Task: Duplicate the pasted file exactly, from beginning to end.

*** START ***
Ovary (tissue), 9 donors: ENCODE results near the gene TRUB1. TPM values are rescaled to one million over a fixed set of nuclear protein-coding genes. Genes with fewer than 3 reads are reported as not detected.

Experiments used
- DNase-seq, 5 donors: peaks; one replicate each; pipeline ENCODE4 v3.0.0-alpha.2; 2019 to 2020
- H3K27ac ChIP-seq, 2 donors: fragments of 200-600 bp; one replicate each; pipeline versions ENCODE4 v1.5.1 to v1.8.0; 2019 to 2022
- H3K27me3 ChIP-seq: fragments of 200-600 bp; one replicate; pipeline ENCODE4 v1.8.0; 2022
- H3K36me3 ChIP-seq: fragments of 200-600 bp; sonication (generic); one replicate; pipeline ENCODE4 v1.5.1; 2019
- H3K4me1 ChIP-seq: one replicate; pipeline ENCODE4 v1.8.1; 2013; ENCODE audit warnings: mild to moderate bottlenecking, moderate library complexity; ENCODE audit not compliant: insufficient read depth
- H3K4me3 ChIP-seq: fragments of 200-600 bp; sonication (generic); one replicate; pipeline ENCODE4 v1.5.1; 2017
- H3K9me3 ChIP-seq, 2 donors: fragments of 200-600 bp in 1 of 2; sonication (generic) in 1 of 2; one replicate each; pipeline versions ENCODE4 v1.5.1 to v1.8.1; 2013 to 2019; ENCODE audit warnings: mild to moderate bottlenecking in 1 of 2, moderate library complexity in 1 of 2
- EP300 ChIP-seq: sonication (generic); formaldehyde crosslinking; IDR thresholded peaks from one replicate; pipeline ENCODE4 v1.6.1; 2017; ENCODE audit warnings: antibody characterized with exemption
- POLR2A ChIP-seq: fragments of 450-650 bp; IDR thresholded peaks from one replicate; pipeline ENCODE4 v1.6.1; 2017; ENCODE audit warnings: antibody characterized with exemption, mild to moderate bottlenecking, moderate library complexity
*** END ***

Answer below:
Ovary (tissue), 9 donors: ENCODE results near the gene TRUB1. TPM values are rescaled to one million over a fixed set of nuclear protein-coding genes. Genes with fewer than 3 reads are reported as not detected.

Experiments used
- DNase-seq, 5 donors: peaks; one replicate each; pipeline ENCODE4 v3.0.0-alpha.2; 2019 to 2020
- H3K27ac ChIP-seq, 2 donors: fragments of 200-600 bp; one replicate each; pipeline versions ENCODE4 v1.5.1 to v1.8.0; 2019 to 2022
- H3K27me3 ChIP-seq: fragments of 200-600 bp; one replicate; pipeline ENCODE4 v1.8.0; 2022
- H3K36me3 ChIP-seq: fragments of 200-600 bp; sonication (generic); one replicate; pipeline ENCODE4 v1.5.1; 2019
- H3K4me1 ChIP-seq: one replicate; pipeline ENCODE4 v1.8.1; 2013; ENCODE audit warnings: mild to moderate bottlenecking, moderate library complexity; ENCODE audit not compliant: insufficient read depth
- H3K4me3 ChIP-seq: fragments of 200-600 bp; sonication (generic); one replicate; pipeline ENCODE4 v1.5.1; 2017
- H3K9me3 ChIP-seq, 2 donors: fragments of 200-600 bp in 1 of 2; sonication (generic) in 1 of 2; one replicate each; pipeline versions ENCODE4 v1.5.1 to v1.8.1; 2013 to 2019; ENCODE audit warnings: mild to moderate bottlenecking in 1 of 2, moderate library complexity in 1 of 2
- EP300 ChIP-seq: sonication (generic); formaldehyde crosslinking; IDR thresholded peaks from one replicate; pipeline ENCODE4 v1.6.1; 2017; ENCODE audit warnings: antibody characterized with exemption
- POLR2A ChIP-seq: fragments of 450-650 bp; IDR thresholded peaks from one replicate; pipeline ENCODE4 v1.6.1; 2017; ENCODE audit warnings: antibody characterized with exemption, mild to moderate bottlenecking, moderate library complexity